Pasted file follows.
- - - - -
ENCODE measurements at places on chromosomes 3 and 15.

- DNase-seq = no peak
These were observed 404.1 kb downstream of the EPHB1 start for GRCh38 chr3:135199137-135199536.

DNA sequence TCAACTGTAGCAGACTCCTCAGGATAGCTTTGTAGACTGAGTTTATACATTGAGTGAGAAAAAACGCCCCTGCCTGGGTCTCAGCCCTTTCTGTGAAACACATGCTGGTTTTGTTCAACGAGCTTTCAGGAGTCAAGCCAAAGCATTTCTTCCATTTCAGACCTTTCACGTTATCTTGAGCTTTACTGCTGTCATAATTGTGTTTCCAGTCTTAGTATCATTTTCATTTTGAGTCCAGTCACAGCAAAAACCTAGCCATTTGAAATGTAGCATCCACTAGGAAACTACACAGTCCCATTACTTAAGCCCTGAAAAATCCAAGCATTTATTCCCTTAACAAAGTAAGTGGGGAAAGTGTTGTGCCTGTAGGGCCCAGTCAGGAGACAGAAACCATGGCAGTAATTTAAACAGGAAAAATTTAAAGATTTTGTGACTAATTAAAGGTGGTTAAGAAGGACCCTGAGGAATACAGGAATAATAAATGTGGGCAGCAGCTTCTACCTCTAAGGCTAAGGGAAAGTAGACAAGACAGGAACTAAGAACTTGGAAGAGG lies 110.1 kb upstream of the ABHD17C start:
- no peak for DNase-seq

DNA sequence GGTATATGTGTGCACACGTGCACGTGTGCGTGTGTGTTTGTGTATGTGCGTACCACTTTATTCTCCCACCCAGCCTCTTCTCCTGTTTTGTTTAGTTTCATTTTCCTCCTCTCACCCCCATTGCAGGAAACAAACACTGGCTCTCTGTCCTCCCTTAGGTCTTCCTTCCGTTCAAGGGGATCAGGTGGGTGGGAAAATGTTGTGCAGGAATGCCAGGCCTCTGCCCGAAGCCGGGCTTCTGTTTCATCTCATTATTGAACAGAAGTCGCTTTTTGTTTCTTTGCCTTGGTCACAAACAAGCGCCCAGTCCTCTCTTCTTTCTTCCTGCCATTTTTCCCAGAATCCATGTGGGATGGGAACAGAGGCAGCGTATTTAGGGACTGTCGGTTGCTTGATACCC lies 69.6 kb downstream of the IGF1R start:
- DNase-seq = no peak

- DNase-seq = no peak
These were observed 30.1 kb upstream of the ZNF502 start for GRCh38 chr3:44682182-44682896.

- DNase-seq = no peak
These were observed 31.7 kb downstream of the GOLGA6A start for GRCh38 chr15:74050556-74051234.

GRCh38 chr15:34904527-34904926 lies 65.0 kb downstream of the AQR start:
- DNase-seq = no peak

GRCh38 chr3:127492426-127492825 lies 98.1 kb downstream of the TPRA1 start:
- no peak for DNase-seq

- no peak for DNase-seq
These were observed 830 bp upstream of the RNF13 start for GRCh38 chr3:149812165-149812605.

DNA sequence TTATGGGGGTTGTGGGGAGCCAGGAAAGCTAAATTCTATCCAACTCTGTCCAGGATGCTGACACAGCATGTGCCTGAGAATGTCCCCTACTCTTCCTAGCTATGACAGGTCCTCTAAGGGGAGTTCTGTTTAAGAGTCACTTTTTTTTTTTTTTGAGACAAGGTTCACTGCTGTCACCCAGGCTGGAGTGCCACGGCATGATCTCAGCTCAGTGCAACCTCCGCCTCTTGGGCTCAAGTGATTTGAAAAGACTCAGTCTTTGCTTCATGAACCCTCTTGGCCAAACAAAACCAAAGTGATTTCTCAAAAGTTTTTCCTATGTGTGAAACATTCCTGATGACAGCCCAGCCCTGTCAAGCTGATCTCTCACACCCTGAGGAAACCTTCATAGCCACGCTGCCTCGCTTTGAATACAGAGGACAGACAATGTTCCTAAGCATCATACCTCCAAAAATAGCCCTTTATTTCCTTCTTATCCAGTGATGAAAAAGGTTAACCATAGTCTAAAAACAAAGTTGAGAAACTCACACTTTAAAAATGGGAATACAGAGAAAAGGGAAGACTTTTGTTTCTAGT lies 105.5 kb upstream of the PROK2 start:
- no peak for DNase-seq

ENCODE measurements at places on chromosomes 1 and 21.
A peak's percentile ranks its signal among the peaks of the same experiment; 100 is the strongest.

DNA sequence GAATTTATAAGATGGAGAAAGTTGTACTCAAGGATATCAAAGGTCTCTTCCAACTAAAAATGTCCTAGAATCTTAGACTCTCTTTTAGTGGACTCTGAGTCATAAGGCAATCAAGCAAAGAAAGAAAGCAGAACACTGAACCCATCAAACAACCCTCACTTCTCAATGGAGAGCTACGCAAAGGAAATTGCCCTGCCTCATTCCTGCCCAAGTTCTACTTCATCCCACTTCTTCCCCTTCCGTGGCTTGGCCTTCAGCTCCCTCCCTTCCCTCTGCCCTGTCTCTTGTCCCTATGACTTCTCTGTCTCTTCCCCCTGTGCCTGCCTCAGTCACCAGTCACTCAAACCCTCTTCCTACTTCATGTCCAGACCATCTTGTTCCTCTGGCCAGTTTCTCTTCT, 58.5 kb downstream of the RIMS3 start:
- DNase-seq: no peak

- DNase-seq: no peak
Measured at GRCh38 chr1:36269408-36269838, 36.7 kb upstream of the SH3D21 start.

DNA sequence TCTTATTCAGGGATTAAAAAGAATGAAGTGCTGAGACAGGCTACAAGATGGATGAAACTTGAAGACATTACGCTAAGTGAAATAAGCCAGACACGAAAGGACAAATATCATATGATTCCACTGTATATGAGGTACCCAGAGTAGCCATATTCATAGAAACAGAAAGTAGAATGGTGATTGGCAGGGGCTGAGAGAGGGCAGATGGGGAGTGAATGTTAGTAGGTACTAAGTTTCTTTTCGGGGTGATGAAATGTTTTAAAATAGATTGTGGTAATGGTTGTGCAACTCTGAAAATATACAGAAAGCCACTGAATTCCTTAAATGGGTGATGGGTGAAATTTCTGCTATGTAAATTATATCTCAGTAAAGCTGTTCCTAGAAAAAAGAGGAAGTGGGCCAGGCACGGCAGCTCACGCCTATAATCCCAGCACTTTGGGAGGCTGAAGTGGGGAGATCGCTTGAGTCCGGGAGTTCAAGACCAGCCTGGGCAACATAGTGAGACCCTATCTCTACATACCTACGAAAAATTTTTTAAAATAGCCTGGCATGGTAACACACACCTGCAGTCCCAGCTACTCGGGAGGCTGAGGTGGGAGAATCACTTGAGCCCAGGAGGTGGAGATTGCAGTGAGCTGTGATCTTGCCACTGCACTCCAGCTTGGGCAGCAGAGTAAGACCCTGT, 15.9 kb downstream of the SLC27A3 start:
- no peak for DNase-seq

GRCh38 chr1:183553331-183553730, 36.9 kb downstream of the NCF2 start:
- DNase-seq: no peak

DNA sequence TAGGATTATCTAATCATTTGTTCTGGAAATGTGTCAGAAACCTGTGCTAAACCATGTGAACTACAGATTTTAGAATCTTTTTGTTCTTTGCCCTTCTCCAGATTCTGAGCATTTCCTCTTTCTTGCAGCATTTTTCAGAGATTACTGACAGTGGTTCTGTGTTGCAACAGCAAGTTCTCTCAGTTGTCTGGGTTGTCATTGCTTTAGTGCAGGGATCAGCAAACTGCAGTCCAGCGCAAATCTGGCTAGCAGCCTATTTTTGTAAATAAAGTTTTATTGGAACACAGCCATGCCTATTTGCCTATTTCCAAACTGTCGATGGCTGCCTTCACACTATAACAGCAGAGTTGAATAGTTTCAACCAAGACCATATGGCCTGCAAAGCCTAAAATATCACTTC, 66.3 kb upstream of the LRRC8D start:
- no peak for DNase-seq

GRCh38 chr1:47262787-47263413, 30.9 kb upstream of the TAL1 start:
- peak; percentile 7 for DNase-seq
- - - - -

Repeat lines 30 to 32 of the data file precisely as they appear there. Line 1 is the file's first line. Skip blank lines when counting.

DNA sequence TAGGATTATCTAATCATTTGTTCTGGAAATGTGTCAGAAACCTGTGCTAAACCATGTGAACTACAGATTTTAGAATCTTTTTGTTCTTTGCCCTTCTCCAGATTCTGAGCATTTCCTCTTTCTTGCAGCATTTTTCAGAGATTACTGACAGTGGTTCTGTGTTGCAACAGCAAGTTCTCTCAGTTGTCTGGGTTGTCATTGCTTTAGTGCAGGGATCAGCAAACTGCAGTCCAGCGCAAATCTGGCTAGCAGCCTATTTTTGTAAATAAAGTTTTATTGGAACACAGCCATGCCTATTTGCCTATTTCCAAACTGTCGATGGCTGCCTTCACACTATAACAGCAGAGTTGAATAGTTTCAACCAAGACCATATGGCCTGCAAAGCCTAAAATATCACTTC, 66.3 kb upstream of the LRRC8D start:
- no peak for DNase-seq

GRCh38 chr1:47262787-47263413, 30.9 kb upstream of the TAL1 start: